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NPO publishes blog articles to inform and to stimulate conversation about issues of importance to NPO's mission.  All blog articles express the opinions of the authors as individuals and do not necessarily reflect the views of National Parents Organization, its Board of Directors, or its executives.  

It's good to see Sanford Braver's recent research being exposed to a broader audience than that usually afforded academic studies.  This article gives a good and balanced description of the study and its findings (Huffington Post, 6/9/11). What's troubling is the tendency of pieces like this one and others I've discussed to conclude that the system of family courts doesn't discriminate against fathers.  That's an altogether facile conclusion that's unwarranted by Braver's findings and directly contradicted by much other information. The reason I'm pleased to see the findings getting a wider audience is that they show that the people surveyed strongly prefer equal parenting post-divorce to the usual practice of family courts of giving primary custody to mothers and condemning dads to the status of permanent paying visitors. Braver and colleagues asked their subjects to judge three different hypothetical "divorce" situations.  One had Mom and Dad parenting equally during marriage and the other two had one parent doing 75% of the parenting and the other doing 25%.  In none of the cases were there any allegations of abuse or neglect by either parent. In the 50/50 hypothetical, 69% of those surveyed said they'd award 50% custody to each parent.  In the hypotheticals in which one parent did the lion's share of the childcare, almost 50% of survey participants still awarded equal custody to Mom and Dad.  In all the scenarios, Braver's subjects' parenting orders were radically more egalitarian than those ordered by judges.  Significantly, men and women didn't differ in their custodial decisions. So Braver's study makes a strong case for the proposition that the general public favors equally-shared parenting post-divorce, at least as long as there are no serious problems of abuse, neglect or some other form of parental unfitness. Braver went a step further and asked the same subjects what they thought the family court system would do in the same hypothetical cases.
Here participants thought the legal system would come to dramatically different conclusions. In the case in which both parents had 50-550 (sic) caregiving time, the study participants estimated that the legal system would award equal time in only 28% of the cases, although another 47% estimated that the child would live with mom and get lots of time with dad. In the case in which the mother was described as spending more time with the child, the most common expectation (about 33%) was that the court would rule that the child should live with mom and dad would get "some" time. In the reverse case in which the dad was described as spending more time in caregiving prior to the divorce, again only 27% expected the courts to award equal time to both parents. The study participants did not expect fathers who were caregivers to get the same results as the mothers. Twenty-seven percent expected the judge to rule that the child should live with the mom, but the father would get a lot of time. Likewise, only 24% expected that the judge would rule that the child would live with the father and the mother would get to spend a lot of time with the child.
Statistics kept by a variety of organizations indicate that Braver's subjects were too optimisitic.  In fact their ideas about how much parenting time dads get overestimate the reality.  As most people who follow custody law and practice know, the rate of maternal sole and primary custody has stood at 84% in the United States at least since 1993.  That's according to the U.S. Census Bureau. So what explains the radical difference between what the public wants and what family judges do?  It's here that the article and the researchers too easily conclude that
In writing about the implications of these findings, the researchers note that the perception of the legal system is important because both lawyers and parents may base their choices on what they believe the court will decide. They write, "the mere perception that there is a bias may influence the settlements on which most the judgments are based, [resulting in ] a self-fulfilling prophecy."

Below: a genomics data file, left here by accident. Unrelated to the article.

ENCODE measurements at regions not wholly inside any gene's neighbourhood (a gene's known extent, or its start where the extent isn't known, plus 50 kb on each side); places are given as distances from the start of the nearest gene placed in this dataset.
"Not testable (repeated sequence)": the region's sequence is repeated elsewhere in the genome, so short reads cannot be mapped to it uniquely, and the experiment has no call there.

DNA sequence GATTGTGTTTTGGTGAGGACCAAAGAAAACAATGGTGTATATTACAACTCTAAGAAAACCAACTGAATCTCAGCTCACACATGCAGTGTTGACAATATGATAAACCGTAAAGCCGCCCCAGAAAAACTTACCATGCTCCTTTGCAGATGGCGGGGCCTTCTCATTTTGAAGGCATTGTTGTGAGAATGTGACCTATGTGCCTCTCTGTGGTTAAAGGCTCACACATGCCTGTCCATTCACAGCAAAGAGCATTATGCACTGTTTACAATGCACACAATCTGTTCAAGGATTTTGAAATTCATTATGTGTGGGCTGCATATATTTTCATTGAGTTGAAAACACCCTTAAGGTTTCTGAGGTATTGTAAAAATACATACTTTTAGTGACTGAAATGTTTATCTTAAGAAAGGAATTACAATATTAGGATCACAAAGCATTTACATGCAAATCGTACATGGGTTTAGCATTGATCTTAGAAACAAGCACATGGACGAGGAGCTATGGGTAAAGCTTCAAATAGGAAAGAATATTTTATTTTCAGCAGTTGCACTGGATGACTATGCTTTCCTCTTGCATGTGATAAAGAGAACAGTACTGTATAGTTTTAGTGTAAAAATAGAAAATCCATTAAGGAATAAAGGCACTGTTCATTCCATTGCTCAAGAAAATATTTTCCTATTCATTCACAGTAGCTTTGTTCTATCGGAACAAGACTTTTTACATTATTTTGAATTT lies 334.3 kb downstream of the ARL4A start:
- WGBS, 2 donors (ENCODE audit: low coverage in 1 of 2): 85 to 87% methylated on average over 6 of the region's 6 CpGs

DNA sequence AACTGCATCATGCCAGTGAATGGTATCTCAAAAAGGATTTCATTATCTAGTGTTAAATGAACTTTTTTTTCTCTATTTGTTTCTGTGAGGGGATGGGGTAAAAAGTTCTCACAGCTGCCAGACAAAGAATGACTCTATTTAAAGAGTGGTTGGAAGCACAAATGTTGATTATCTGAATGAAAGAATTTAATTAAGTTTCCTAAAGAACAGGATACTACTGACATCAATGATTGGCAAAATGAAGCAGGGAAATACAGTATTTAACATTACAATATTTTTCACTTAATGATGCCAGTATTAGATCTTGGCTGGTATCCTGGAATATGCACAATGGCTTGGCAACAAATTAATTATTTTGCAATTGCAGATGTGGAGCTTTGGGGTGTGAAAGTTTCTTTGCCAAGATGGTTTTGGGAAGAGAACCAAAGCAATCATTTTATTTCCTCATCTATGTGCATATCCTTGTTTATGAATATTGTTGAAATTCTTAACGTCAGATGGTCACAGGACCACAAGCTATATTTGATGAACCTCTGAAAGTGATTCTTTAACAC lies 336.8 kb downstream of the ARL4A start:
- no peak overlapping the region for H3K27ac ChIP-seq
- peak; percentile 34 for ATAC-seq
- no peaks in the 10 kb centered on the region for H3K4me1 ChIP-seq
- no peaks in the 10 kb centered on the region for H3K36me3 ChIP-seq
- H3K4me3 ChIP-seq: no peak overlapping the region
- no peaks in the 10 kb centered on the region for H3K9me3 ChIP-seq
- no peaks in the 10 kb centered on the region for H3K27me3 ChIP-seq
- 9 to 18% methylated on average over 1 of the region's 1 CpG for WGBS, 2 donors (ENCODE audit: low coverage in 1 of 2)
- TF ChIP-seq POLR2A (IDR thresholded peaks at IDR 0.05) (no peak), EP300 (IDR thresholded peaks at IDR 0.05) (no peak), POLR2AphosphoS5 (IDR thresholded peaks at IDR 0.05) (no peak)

It's a happy thought.  I'd love to believe it.  What could be better and simpler than for everyone to simply change their attitudes about child custody?  We wouldn't have to lobby state legislatures or worry about the bias of judges custody evaluators and the like.  And presto!  Parents would have equal custody, children would have two parents and all would be right with the world. But unfortunately, that rosy scenario doesn't bear much resemblance to the reality of family law, family judges and the decision-making apparatus of custody cases.  Most obviously, the great majority of cases are not tried by a judge but agreed to by the parties.  As such they're influenced by lawyers who practice daily in family court, many of them for decades. Now, it's unquestionably true that lawyers and litigants do have the perception of bias in the family court system and they surely make decisions based on that perception.  The question is whether the perception is right or wrong. By calling it a "perception" and a "self-fulfilling prophecy," Braver and colleagues suggest that tens of thousands of divorce lawyers across the country who've tried countless custody cases are in some way uninformed about the tendencies of the judges before whom they practice.  And that assertion needs a lot more evidence than anyone has produced for us to conclude that all those lawyers are misinformed about what goes on before their eyes. Likewise, as I've reported before, Washington State keeps data on all custody cases in that state.  Its statistics show that when either party contests a custody matter, i.e. requires a decision by a judge instead of agreeing with his/her ex-spouse, outcomes for fathers actually get worse.  That could easily mean that the "perception" of judicial bias against dads that attorneys observe and the general public believes exists, does. Finally, if there's no bias against fathers, why does so much law relating to parents frankly treat mothers and fathers differently?  Here are just a few examples:  in almost every state, single mothers have parental rights automatically by virtue of their biological parentage.  Single fathers don't; they must prove their worth as parents and if they don't, can lose their rights entirely. Second, paternity fraud is uniformly accepted by state law.  If there's ever been a mother punished for falsely telling a man he's the father of her child when he isn't, or telling him he isn't the dad when he is, I've never seen it.  Where are the laws and judicial decisions protecting fathers and their children from the caprice of mothers? The point is that, in the case of paternity fraud, as throughout the legal system governing father- child relationships, mothers exercise an alarming level of control over fathers' parental rights, but not vice versa.  That's called bias. Third, visitation with their children is what 84% of fathers receive from courts, and it is visitation that courts routinely refuse to enforce when it's violated by mothers.  Are we seriously expected to believe that it's mere coincidence that it is precisely those meager rights of fathers that courts are happy to ignore? Compare that with the draconian measures and billions of dollars expended at the local, state and federal levels to enforce child support that overwhelmingly benefit mothers and it becomes increasingly hard to ignore the dramatically different treatment accorded fathers and mothers by family courts and the many governmental agencies that enforce what they do. Fourth, in state after state, adoption laws allow single mothers, but not single fathers to decide which children are placed for adoption.  If a single mother wants to place a child for adoption, she may.  But if a father wants to do so, he finds himself subject to her rights and her desires. Worse, if a single father wants to stop the adoption of his child on which the mother has determined, he's got an uphill climb.  That's because in over half the states, he's not entitled to even know about the proceedings if he hasn't signed up with the Putative Father Registry.  Mom has no such obligation of course.  And in non-PFR states, he still has to prove his worth as a dad.  If he fails to do so, he loses his child, but again, the mother is exempt from such rules.  Her fitness and desire to parent are presumed; his are not. Of course, those are all legislative enactments, not judicial ones.  But with that level of overt anti-father bias, are  we seriously expected to believe that judges are immune? Braver and his colleagues have done as much as anyone and more than most to inject reason and fact into the debate about fathers and mothers, divorce and custody.  For that they should be applauded and I've done just that many times.  I will again.  But they shouldn't conclude that anti-father bias is simply a perception that, if changed, would itself change the system.  It isn't and it won't.